How to Use Sento and Onsen in 11 Steps
Want to use a sento or onsen bath but don't exactly know how to do so? Here's a simple guide consisting of 11 steps! Follow them, and you'll be able to use these facilities in no time.
Mar 27 2015 (Sep 09 2020)
Japan has a culture of public baths. A sento is a public bath placed in towns. An onsen is a hot spring, usually located in the mountains. Either way, they both have a common system of use. Here are the 10 steps to follow when using a sento or an onsen. For proper sento/onsen etiquette, check my other article referring to this topic.
1. Put Your Shoes in Lockers / Boxes
Most places do not allow you to walk in with your shoes on. You have to put your shoes in lockers (sometimes requires a coin payment) or in boxes like above. Don't forget your shoe locker key or where you placed your shoes.
2. Pay Entrance Fee
Entrance fees may be paid by person at the reception desk or via machine. Prices differ from place to place. Be sure to research beforehand. Some places are free!
3. Go Into Respective Bath Areas
Most baths are separated by sex. If you're a woman, go into the female section. If you're a man, go into the male section. They are parted by colors (blue for men, red for women) or by kanji (女 for women, 男 for men). For example, as shown in the image above, the red section is for women, and the blue section is for men.
4. Claim Your Basket / Locker / Box
In the changing rooms, people use baskets, lockers, or boxes (as shown in image above) to keep their belongings. Choose an empty basket, locker, or box and place your items there. If you're using a locker, you may need some change. Also, keep track of your locker key (often they're on rubber bands you can wear around your wrist), and remember where your stuff is.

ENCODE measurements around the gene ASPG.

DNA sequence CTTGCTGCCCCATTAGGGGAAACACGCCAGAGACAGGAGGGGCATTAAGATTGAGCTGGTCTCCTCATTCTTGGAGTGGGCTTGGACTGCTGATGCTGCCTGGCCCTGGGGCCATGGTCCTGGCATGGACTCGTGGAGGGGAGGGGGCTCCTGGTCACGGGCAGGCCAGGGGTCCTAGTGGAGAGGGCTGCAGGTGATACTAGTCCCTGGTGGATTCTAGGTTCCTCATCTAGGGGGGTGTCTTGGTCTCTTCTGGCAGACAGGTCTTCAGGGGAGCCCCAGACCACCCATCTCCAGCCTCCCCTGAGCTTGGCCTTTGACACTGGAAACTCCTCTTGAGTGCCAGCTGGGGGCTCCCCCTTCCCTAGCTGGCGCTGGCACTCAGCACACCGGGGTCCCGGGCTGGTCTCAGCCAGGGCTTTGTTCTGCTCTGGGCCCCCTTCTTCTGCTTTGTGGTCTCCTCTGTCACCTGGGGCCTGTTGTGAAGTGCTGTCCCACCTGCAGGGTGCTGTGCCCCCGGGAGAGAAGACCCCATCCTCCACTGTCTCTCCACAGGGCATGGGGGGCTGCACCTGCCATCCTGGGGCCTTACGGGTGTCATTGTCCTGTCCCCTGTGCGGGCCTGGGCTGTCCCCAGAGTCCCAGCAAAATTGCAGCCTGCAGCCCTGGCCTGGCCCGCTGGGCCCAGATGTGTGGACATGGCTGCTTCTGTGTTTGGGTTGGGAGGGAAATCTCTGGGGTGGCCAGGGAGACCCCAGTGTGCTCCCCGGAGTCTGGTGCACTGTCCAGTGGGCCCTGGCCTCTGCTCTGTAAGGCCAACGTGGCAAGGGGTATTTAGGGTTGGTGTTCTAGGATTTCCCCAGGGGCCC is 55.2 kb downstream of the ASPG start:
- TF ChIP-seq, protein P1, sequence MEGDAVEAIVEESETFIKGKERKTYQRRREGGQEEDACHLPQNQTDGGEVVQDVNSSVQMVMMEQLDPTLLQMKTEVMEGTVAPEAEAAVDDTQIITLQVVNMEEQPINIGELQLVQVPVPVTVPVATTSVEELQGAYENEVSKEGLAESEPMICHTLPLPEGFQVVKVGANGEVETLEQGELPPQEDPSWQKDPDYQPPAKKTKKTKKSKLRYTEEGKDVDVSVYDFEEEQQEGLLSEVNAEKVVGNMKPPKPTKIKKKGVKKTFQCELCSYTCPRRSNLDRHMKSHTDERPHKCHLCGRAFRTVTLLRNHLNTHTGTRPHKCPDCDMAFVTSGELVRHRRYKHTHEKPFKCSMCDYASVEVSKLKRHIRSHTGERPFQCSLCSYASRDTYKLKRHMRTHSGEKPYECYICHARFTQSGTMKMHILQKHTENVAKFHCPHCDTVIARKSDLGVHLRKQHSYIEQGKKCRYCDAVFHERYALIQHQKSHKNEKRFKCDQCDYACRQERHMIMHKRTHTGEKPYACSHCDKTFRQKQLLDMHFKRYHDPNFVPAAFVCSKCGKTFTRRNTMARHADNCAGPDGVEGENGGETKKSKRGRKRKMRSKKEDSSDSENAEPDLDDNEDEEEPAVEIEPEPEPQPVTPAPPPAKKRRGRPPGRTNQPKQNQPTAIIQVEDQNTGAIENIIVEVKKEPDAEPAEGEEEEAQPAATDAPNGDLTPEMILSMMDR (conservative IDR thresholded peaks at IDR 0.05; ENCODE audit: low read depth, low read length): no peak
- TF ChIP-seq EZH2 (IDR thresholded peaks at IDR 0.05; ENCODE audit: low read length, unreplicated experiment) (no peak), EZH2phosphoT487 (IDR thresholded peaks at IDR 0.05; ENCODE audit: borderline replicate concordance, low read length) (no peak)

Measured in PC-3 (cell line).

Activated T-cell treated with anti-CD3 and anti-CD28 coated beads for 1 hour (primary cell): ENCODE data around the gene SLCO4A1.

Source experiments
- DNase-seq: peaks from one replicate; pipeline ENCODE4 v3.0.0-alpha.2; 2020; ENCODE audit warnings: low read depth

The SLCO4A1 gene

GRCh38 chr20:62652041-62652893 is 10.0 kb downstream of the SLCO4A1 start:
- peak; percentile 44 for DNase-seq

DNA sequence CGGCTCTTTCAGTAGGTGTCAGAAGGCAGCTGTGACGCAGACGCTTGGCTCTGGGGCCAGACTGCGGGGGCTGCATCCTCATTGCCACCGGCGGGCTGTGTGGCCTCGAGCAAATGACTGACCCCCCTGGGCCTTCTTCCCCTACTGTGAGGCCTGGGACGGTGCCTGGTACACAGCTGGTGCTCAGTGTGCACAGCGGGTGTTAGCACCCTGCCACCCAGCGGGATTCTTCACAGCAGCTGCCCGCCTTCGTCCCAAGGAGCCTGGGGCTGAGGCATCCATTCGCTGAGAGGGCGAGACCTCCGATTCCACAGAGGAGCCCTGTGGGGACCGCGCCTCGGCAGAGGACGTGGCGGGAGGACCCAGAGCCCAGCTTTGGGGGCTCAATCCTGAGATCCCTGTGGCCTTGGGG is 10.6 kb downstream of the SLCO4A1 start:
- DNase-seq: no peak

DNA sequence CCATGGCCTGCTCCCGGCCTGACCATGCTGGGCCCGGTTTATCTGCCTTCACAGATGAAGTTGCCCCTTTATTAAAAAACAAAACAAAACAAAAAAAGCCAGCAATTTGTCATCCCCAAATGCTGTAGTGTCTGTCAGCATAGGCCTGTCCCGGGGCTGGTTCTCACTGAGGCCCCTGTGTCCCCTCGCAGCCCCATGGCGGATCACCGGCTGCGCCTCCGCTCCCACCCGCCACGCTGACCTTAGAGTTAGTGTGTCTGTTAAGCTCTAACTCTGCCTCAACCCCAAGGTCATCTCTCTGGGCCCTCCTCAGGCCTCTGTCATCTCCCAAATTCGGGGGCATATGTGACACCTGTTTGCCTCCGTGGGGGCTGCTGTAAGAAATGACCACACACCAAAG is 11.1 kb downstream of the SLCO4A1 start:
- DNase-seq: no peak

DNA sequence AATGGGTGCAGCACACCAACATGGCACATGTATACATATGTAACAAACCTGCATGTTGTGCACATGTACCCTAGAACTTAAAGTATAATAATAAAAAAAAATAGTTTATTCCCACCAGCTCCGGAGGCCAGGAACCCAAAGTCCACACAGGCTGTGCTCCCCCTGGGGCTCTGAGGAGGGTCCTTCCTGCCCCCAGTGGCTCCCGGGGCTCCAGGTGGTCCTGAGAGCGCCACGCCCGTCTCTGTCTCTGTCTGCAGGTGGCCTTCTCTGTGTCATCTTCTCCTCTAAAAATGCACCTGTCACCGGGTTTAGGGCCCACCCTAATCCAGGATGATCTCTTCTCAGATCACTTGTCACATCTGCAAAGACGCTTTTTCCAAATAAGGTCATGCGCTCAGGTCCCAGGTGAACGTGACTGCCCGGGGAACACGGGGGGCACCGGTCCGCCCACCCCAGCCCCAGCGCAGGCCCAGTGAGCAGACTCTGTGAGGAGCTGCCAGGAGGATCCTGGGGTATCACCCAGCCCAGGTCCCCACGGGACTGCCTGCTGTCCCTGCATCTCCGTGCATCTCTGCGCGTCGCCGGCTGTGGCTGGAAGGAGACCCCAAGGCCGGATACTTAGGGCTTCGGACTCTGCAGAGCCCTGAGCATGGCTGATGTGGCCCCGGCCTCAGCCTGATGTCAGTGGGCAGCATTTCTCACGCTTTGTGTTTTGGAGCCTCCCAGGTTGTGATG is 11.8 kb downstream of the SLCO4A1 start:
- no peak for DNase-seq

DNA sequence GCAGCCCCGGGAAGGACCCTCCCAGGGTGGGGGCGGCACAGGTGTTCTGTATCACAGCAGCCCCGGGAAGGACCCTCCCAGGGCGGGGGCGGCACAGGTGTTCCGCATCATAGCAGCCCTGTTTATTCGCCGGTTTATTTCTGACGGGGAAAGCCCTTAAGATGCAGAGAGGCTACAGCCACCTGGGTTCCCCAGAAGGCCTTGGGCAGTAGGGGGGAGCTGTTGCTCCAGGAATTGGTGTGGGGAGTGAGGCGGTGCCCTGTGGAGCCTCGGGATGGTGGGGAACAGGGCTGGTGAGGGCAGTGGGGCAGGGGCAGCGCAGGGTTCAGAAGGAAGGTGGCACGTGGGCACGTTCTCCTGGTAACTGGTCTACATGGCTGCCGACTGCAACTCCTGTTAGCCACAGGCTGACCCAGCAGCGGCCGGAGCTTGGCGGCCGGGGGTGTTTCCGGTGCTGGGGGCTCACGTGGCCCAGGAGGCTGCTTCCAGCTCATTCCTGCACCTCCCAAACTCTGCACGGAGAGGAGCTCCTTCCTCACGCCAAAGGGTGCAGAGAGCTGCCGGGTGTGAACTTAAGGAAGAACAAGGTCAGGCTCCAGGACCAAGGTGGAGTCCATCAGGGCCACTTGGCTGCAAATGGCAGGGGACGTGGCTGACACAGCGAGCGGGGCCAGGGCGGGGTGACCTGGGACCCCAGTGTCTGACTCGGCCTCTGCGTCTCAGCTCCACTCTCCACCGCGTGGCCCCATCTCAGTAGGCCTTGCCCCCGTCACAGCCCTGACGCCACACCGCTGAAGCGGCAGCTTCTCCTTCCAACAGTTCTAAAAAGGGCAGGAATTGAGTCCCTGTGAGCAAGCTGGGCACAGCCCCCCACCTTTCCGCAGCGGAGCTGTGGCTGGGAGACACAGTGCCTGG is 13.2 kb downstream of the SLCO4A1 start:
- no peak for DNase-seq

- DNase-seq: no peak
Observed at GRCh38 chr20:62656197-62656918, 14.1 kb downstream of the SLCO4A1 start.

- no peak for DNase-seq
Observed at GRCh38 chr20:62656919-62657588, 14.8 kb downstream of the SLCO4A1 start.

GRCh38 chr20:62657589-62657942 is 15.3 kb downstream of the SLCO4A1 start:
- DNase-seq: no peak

4. Get Naked
Take your clothes off, and place them neatly into your space. Don't invade other people's space. When leaving to the baths, use a small towel to hide your genitals.
5. Enter BathYoshitomo Oda/Flickr
Doors to the baths are usually sliding doors. Slide them slowly, and avoid making excess noise. After entering the baths, close the door slowly. Doing this, you can avoid letting the heat and moisture escape to the changing rooms.
6. Do Kakeyu
Kakeyu is the act of pouring hot water over your feet, legs, and genitals. This warms your body and helps you avoid shock when entering the bath. It also cleans your body. Be sure to perform this before entering the water. Some places have small baths (as shown in image above) made just for kakeyu.
7. Enter Baths or Wash Your Body
If you've done kakeyu, you're good to go into the water. You can wash your body at the washing cubicles before or after having a bath. Be careful while moving around in the baths. The floors can be slippery. Need not to say, avoid excessive contact with other people. Be nice!
8. Leave Baths
When you're satisfied, leave the baths. Be sure to return any utensils, such as stools, to their respective places. If you've brought anything of your own, don't leave it behind.
9. Dry Your Body And Wear Clothes
Go back to your place in the changing room, and dry your body. Be careful not to leave excessive water droplets around. Change into your clothes, being careful not to leave a mess behind, and take your belongings.
10. Don't Forget Your Shoes
Don't forget to retrieve your shoes from lockers or boxes. Always check your belongings. If you're missing something, go ask the people at the reception desk.
11. You Did It!
You did it! Now you can use any sento or onsen bath without any confusion. Congratulations! Enjoy the rest of your trip!
The information in this article is accurate at the time of publication.